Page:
“You don’t really have objective knowledge for how well-read kids were when you were a child, so, when I ask you to think about it, you only have a limited amount of data to go on,” Protzko says. “It’s just your memory. But that memory alone is colored by this presentism problem.”
The study even provided an experimental manipulation that led to adults judging kids these days more or less harshly. In the experiment, some adults took a test to assess how well read they are. Some were given false feedback, and were told they were less well read than they really were. These adults then judged the kids less harshly, becoming less likely to say kids these days don’t read as much. That is: When adults are led to think they’re not well read, they may recall a past where kids are less well read.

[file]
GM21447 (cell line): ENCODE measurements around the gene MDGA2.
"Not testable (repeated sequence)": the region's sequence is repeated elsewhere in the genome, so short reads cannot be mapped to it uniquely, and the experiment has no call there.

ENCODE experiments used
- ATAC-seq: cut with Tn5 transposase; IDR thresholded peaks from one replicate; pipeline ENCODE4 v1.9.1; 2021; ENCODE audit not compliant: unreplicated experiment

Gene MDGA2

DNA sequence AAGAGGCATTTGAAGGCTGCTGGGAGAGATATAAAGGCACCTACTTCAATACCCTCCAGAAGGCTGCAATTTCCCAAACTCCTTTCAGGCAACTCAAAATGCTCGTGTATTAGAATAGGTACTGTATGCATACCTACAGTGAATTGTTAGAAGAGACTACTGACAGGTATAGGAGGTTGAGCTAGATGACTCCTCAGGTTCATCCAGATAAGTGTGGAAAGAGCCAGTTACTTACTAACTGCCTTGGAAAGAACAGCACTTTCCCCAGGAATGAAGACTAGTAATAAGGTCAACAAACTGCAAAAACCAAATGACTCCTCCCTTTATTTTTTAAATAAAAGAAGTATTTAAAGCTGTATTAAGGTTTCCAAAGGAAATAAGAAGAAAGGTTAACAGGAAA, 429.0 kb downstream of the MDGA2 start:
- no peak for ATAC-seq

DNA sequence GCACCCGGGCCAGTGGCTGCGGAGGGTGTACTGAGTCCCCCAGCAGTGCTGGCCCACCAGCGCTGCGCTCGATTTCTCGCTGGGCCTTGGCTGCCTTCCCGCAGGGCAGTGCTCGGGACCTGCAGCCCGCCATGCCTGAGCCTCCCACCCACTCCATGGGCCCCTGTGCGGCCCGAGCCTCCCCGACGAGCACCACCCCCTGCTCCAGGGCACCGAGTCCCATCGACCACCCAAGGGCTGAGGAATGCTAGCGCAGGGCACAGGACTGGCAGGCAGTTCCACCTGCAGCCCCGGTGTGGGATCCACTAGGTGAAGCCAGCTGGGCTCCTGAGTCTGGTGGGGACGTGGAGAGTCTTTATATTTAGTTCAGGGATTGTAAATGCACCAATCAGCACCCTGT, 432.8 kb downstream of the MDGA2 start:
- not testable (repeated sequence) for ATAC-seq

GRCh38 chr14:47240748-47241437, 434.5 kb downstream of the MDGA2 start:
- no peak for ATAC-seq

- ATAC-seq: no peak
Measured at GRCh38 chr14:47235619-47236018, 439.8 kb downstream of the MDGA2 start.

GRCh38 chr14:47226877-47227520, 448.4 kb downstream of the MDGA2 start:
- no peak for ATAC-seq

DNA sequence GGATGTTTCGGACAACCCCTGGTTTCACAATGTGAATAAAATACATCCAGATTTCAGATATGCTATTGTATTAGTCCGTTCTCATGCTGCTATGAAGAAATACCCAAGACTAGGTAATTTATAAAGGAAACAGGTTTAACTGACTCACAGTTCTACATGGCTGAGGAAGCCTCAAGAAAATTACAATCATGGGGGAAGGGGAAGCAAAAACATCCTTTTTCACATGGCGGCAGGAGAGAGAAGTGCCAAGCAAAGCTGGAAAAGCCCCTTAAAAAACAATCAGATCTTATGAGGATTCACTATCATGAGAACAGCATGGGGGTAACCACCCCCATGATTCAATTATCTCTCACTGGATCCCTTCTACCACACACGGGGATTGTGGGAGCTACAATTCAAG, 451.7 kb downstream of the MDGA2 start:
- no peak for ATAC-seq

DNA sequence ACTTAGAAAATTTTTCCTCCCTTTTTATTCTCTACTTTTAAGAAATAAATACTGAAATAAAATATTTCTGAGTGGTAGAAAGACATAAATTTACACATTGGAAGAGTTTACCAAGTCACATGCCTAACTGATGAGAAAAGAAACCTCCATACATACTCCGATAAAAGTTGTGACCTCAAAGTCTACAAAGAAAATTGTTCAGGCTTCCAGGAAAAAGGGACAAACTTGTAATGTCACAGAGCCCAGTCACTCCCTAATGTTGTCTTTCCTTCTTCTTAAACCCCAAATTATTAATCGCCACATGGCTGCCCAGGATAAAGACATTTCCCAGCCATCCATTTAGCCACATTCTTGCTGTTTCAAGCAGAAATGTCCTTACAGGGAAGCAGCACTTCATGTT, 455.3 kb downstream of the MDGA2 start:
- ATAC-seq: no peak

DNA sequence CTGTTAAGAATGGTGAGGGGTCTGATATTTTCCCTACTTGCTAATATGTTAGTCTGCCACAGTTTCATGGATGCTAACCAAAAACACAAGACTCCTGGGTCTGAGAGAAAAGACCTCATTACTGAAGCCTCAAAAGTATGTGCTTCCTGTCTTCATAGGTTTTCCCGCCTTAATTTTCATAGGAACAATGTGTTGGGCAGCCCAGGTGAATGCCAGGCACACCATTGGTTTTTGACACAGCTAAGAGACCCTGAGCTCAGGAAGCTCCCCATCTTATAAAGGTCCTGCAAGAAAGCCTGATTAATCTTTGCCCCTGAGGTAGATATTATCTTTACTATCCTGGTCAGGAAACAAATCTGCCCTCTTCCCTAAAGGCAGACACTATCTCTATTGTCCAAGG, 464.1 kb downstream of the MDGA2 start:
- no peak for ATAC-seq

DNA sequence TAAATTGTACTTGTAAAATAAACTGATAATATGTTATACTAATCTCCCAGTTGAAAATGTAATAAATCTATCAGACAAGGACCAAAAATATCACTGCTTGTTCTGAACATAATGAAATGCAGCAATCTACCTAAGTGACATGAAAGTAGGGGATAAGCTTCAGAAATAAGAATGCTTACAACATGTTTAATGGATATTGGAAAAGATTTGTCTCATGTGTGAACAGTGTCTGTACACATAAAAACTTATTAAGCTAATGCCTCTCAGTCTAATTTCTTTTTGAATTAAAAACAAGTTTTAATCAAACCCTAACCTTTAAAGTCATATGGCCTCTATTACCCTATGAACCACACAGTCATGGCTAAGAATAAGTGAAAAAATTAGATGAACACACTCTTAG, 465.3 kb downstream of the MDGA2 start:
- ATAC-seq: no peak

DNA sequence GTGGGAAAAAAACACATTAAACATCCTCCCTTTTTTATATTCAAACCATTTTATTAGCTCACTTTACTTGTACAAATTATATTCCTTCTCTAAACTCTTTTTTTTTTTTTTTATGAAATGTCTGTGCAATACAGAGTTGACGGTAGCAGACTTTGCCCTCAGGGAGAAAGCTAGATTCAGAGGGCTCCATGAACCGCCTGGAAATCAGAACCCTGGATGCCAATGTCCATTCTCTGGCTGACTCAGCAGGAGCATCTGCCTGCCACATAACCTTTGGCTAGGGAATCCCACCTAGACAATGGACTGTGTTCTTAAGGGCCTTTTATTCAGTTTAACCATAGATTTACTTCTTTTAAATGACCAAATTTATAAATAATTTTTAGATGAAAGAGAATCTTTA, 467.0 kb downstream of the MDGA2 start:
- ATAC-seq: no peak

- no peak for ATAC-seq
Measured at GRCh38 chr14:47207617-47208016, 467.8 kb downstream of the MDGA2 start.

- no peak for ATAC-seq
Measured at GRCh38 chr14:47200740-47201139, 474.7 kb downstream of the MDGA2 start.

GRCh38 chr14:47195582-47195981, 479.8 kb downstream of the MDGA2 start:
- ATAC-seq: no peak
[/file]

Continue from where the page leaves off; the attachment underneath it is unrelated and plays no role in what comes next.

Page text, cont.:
Protzko stresses that the presentism bias isn’t the only reason why adults think kids these days are worse than kids of the past. Even adults who scored low on authoritarianism, generally, felt kids these days are less respectful of elders than they used to be. “This memory bias is only a part of the story,” he says. “Everything has multiple causes.”
Other possible causes: “kids these days” is cultural trope that people are taught. Or, it could be linked to the belief that the past, overall, was better than the present.
Whatever the cause is, adults should cut the the youth some slack. If anything, data shows the rising Gen Z, at least, is better in many ways than generations past: They’re doing fewer drugs, drinking less alcohol, and having sex at older ages (they’re also more anxious and depressed, as are other age cohorts in society).
Yet the bias persists. And it persists, in part, because of how adults see themselves.